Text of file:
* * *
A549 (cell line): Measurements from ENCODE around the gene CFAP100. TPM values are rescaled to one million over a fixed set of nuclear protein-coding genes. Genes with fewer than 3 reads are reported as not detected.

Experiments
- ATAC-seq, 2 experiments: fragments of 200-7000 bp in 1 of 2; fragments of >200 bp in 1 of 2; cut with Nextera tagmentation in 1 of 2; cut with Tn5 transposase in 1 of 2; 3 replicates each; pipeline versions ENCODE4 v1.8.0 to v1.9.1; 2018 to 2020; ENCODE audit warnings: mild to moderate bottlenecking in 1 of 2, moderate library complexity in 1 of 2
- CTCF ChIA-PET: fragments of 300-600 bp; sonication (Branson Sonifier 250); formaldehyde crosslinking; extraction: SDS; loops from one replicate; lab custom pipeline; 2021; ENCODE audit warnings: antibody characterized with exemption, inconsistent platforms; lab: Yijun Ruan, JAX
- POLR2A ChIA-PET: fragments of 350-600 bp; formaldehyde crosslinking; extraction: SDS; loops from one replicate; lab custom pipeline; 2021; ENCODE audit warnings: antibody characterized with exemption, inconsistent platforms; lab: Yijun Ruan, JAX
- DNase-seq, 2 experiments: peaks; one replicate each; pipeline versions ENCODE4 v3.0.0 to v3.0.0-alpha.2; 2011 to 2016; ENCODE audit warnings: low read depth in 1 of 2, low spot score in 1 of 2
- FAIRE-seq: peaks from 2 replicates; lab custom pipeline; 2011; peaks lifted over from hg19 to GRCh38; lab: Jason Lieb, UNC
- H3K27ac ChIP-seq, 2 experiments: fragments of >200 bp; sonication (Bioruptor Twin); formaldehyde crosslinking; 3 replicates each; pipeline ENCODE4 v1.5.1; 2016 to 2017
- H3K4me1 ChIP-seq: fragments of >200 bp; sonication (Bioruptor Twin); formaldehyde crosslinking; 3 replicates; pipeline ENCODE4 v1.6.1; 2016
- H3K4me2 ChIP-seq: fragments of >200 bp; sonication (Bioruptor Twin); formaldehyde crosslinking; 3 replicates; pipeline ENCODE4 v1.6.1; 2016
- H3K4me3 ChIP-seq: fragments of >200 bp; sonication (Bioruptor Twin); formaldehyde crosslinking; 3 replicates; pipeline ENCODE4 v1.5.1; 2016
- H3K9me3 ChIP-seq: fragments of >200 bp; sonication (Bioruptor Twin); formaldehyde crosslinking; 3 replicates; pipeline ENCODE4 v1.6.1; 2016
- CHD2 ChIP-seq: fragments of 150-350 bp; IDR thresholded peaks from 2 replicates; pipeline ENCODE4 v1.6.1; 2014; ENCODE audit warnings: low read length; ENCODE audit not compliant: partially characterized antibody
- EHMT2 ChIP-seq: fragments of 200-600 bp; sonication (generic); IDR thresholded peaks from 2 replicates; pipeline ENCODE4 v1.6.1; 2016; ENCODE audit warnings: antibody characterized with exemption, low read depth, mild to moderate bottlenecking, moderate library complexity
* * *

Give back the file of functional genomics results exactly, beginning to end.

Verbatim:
A549 (cell line): Measurements from ENCODE around the gene CFAP100. TPM values are rescaled to one million over a fixed set of nuclear protein-coding genes. Genes with fewer than 3 reads are reported as not detected.

Experiments
- ATAC-seq, 2 experiments: fragments of 200-7000 bp in 1 of 2; fragments of >200 bp in 1 of 2; cut with Nextera tagmentation in 1 of 2; cut with Tn5 transposase in 1 of 2; 3 replicates each; pipeline versions ENCODE4 v1.8.0 to v1.9.1; 2018 to 2020; ENCODE audit warnings: mild to moderate bottlenecking in 1 of 2, moderate library complexity in 1 of 2
- CTCF ChIA-PET: fragments of 300-600 bp; sonication (Branson Sonifier 250); formaldehyde crosslinking; extraction: SDS; loops from one replicate; lab custom pipeline; 2021; ENCODE audit warnings: antibody characterized with exemption, inconsistent platforms; lab: Yijun Ruan, JAX
- POLR2A ChIA-PET: fragments of 350-600 bp; formaldehyde crosslinking; extraction: SDS; loops from one replicate; lab custom pipeline; 2021; ENCODE audit warnings: antibody characterized with exemption, inconsistent platforms; lab: Yijun Ruan, JAX
- DNase-seq, 2 experiments: peaks; one replicate each; pipeline versions ENCODE4 v3.0.0 to v3.0.0-alpha.2; 2011 to 2016; ENCODE audit warnings: low read depth in 1 of 2, low spot score in 1 of 2
- FAIRE-seq: peaks from 2 replicates; lab custom pipeline; 2011; peaks lifted over from hg19 to GRCh38; lab: Jason Lieb, UNC
- H3K27ac ChIP-seq, 2 experiments: fragments of >200 bp; sonication (Bioruptor Twin); formaldehyde crosslinking; 3 replicates each; pipeline ENCODE4 v1.5.1; 2016 to 2017
- H3K4me1 ChIP-seq: fragments of >200 bp; sonication (Bioruptor Twin); formaldehyde crosslinking; 3 replicates; pipeline ENCODE4 v1.6.1; 2016
- H3K4me2 ChIP-seq: fragments of >200 bp; sonication (Bioruptor Twin); formaldehyde crosslinking; 3 replicates; pipeline ENCODE4 v1.6.1; 2016
- H3K4me3 ChIP-seq: fragments of >200 bp; sonication (Bioruptor Twin); formaldehyde crosslinking; 3 replicates; pipeline ENCODE4 v1.5.1; 2016
- H3K9me3 ChIP-seq: fragments of >200 bp; sonication (Bioruptor Twin); formaldehyde crosslinking; 3 replicates; pipeline ENCODE4 v1.6.1; 2016
- CHD2 ChIP-seq: fragments of 150-350 bp; IDR thresholded peaks from 2 replicates; pipeline ENCODE4 v1.6.1; 2014; ENCODE audit warnings: low read length; ENCODE audit not compliant: partially characterized antibody
- EHMT2 ChIP-seq: fragments of 200-600 bp; sonication (generic); IDR thresholded peaks from 2 replicates; pipeline ENCODE4 v1.6.1; 2016; ENCODE audit warnings: antibody characterized with exemption, low read depth, mild to moderate bottlenecking, moderate library complexity